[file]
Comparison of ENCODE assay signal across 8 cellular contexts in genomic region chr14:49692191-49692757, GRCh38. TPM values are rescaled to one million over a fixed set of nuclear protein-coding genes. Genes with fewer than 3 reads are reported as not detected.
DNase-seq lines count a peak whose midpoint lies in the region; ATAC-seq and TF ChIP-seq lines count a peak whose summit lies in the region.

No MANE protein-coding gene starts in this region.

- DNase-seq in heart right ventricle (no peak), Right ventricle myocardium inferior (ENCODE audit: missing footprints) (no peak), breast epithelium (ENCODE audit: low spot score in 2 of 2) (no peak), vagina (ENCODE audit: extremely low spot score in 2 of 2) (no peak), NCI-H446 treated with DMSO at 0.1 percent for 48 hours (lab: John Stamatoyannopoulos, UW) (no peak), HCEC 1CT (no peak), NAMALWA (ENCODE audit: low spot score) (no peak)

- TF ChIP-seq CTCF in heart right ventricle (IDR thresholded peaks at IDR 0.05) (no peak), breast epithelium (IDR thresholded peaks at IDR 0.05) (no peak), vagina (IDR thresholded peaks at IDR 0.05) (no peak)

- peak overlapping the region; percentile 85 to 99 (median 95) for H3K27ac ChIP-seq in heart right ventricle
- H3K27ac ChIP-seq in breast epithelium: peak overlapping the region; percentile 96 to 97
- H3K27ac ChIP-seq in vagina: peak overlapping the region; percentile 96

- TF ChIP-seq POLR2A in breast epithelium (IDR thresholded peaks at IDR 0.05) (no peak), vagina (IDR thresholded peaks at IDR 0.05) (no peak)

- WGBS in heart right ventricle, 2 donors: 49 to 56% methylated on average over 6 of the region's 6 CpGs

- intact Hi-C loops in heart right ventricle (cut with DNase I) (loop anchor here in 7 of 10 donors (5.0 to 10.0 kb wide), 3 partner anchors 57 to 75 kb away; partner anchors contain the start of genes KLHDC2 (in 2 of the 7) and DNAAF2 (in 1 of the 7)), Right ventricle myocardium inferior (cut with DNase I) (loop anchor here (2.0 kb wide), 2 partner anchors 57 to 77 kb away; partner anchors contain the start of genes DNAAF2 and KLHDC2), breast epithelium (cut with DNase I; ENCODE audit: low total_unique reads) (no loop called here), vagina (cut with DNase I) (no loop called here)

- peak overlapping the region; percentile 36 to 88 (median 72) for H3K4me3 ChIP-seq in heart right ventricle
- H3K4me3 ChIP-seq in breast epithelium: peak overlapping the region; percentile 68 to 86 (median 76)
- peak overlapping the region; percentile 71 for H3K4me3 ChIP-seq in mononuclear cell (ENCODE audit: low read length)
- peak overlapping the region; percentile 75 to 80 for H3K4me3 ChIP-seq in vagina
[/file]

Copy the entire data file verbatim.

Comparison of ENCODE assay signal across 8 cellular contexts in genomic region chr14:49692191-49692757, GRCh38. TPM values are rescaled to one million over a fixed set of nuclear protein-coding genes. Genes with fewer than 3 reads are reported as not detected.
DNase-seq lines count a peak whose midpoint lies in the region; ATAC-seq and TF ChIP-seq lines count a peak whose summit lies in the region.

No MANE protein-coding gene starts in this region.

- DNase-seq in heart right ventricle (no peak), Right ventricle myocardium inferior (ENCODE audit: missing footprints) (no peak), breast epithelium (ENCODE audit: low spot score in 2 of 2) (no peak), vagina (ENCODE audit: extremely low spot score in 2 of 2) (no peak), NCI-H446 treated with DMSO at 0.1 percent for 48 hours (lab: John Stamatoyannopoulos, UW) (no peak), HCEC 1CT (no peak), NAMALWA (ENCODE audit: low spot score) (no peak)

- TF ChIP-seq CTCF in heart right ventricle (IDR thresholded peaks at IDR 0.05) (no peak), breast epithelium (IDR thresholded peaks at IDR 0.05) (no peak), vagina (IDR thresholded peaks at IDR 0.05) (no peak)

- peak overlapping the region; percentile 85 to 99 (median 95) for H3K27ac ChIP-seq in heart right ventricle
- H3K27ac ChIP-seq in breast epithelium: peak overlapping the region; percentile 96 to 97
- H3K27ac ChIP-seq in vagina: peak overlapping the region; percentile 96

- TF ChIP-seq POLR2A in breast epithelium (IDR thresholded peaks at IDR 0.05) (no peak), vagina (IDR thresholded peaks at IDR 0.05) (no peak)

- WGBS in heart right ventricle, 2 donors: 49 to 56% methylated on average over 6 of the region's 6 CpGs

- intact Hi-C loops in heart right ventricle (cut with DNase I) (loop anchor here in 7 of 10 donors (5.0 to 10.0 kb wide), 3 partner anchors 57 to 75 kb away; partner anchors contain the start of genes KLHDC2 (in 2 of the 7) and DNAAF2 (in 1 of the 7)), Right ventricle myocardium inferior (cut with DNase I) (loop anchor here (2.0 kb wide), 2 partner anchors 57 to 77 kb away; partner anchors contain the start of genes DNAAF2 and KLHDC2), breast epithelium (cut with DNase I; ENCODE audit: low total_unique reads) (no loop called here), vagina (cut with DNase I) (no loop called here)

- peak overlapping the region; percentile 36 to 88 (median 72) for H3K4me3 ChIP-seq in heart right ventricle
- H3K4me3 ChIP-seq in breast epithelium: peak overlapping the region; percentile 68 to 86 (median 76)
- peak overlapping the region; percentile 71 for H3K4me3 ChIP-seq in mononuclear cell (ENCODE audit: low read length)
- peak overlapping the region; percentile 75 to 80 for H3K4me3 ChIP-seq in vagina